COMMENT: This was no simple nod. No subtle hint. This was a sledgehammer. Unai Emery laying bare what he was forced to confront in those first days of preseason at London Colney.
Ahead of Wednesday's Europa League final. A shot at a European trophy. At Champions League qualification. The Arsenal manager admitted he had to sell the idea of actually participating in the competition to many of the senior players he had just inherited.
"We needed to feel this competition was an important competition," Emery, a three-time winner of the Europa League, admitted as he recalled those first days of preseason.
Then came the kicker, some of this lot wanted to pick the team for him.
"When we started playing in the first matches, some players preferred to play Premier League," Emery continued, revealing the attitude Arsenal's players previously had towards certain competitions.
"Okay. I explained then to every player that we needed the focus on every competition."
And with that, Emery confirmed a confrontation. The need to actually spell out who was in charge.
"I am going to decide when you are going to rest or not," stated the manager, paraphrasing what he expressed to certain individuals. "I don't want you to think you might not play in the early rounds and yet when we arrive at the semi-final or the final you say to me: I am here to play. No. I want you here, I want you ready to play, and you will be ready to play throughout."
If ever there was a doubt about the need to change the manager last year. To reinvigorate the culture inside the club. This revelation from Emery put paid to all that.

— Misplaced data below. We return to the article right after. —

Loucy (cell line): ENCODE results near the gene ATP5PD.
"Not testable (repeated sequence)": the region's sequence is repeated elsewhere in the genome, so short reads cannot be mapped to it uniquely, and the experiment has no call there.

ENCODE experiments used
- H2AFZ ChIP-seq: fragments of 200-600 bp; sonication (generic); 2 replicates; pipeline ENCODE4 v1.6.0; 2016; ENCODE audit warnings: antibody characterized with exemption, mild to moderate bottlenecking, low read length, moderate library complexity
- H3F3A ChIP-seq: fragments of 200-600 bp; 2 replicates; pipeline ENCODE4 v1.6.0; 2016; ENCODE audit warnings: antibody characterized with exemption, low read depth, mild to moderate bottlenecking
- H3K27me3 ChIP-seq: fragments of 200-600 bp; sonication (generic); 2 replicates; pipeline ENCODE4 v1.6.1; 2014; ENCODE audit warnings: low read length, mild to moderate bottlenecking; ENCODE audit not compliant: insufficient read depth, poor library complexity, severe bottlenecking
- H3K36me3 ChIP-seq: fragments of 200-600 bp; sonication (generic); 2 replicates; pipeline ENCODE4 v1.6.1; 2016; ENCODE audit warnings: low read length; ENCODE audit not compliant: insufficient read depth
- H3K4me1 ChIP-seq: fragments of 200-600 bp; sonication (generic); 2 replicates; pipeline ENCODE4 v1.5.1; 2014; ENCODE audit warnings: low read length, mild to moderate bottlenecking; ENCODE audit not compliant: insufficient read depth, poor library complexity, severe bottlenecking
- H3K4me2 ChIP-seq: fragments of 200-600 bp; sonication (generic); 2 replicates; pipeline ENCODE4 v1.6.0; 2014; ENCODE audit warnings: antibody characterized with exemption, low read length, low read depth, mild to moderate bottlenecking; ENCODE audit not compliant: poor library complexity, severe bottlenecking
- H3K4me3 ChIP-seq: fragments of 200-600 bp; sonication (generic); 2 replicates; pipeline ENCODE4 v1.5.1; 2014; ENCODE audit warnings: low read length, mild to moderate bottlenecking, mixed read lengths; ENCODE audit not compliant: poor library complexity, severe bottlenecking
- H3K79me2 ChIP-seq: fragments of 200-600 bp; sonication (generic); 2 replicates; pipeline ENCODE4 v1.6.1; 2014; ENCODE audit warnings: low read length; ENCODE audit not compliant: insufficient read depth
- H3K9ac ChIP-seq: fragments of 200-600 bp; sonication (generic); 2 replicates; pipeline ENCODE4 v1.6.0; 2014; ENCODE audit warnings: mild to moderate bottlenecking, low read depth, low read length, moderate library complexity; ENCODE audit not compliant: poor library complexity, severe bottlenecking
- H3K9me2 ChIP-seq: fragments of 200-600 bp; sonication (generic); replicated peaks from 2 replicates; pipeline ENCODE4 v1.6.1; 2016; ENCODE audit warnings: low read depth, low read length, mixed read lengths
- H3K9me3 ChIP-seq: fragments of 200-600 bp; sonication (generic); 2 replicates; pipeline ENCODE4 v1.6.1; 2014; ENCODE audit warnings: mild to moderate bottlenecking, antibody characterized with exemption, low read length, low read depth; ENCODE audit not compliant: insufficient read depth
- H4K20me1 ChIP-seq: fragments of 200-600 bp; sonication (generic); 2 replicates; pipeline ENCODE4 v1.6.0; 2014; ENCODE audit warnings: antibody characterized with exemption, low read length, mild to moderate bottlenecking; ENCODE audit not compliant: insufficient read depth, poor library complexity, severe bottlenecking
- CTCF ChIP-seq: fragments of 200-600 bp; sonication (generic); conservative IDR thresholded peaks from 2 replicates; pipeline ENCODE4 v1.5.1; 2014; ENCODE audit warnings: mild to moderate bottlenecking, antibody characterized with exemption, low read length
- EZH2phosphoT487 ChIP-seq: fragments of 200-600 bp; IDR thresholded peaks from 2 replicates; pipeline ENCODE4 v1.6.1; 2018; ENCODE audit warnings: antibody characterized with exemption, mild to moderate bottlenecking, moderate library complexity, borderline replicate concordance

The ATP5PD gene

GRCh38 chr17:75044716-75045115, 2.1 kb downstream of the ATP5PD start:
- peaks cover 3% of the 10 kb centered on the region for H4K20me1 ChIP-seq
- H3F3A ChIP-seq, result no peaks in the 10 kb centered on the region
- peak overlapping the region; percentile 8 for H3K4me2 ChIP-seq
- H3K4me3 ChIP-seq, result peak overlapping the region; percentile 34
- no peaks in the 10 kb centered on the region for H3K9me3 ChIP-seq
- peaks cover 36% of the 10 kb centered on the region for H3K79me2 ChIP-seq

Picking and choosing your games. Your competitions. That's bad enough. But for senior players to feel so comfortable. Almost entitled. That they can confront the manager and tell him when they should and shouldn't play? It simply is proof of how much the player culture inside London Colney had deteriorated in the latter years of Arsene Wenger's reign.
New manager. Clean slate. Or so the cliche goes. Everyone champing at the bit to impress the new man in charge. Yet, as Emery revealed last week. The opposite was true. A league winner with PSG. A multi European winner with Sevilla. But instead of finding an eager, enthusiastic group of pros desperate to win over the new boss. Emery found cynicism. Entitlement. And all of it, given the scant success of this group, hopelessly misplaced.
If the Manchester City of Pep Guardiola are England's benchmark, then where did Arsenal, pre-Emery, fall in the grand scale of things? Just consider Guardiola's line-up at Burton Albion for the second-leg of their Carabao Cup semifinal. 'Defending' a 9-0 first-leg lead, Guardiola selected Sergio Aguero and Kevin de Bruyne. He also threw on Gabriel Jesus after the break. The manager at City wants to win everything. As do his players. Aguero's performance on the night was memorable. He not only struck the winner, but also turned in as energetic a display as any this Treble winning this season. The attitude that Emery found last summer just wouldn't survive at City.
But things are turning around. The run to Baku is proof of that. Away victories at Napoli. At Valencia. Against clubs that actually are serious about winning this competition. As much as the manager can take credit for the tactics and selection for these triumphs. Just as important was the shift in approach from his players. To actually demanding from eachother to win - no matter the game or opposition. To give 100 per cent at every opportunity in front of you. It's the basics. The pure basics. And as Emery revealed, it was something this team had been failing at before his arrival.
But the club is changing. And significantly so are the personnel. Aaron Ramsey's gone. Danny Welbeck too. And there's doubts now surrounding the future Laurent Koscielny. This all coming after Emery ushered Jack Wilshere out the door last summer.
Decisions not universally supported. Some even panned. Ruthless. Excessive. Even heartless. The usual suspects have all had their bit to say on this gradual clearout Emery is performing.
But given the revelations of the past week. And where this team now sits one game away from European glory and Champions League qualification. How can you argue that a sledgehammer wasn't need to break up this attitude Emery inherited?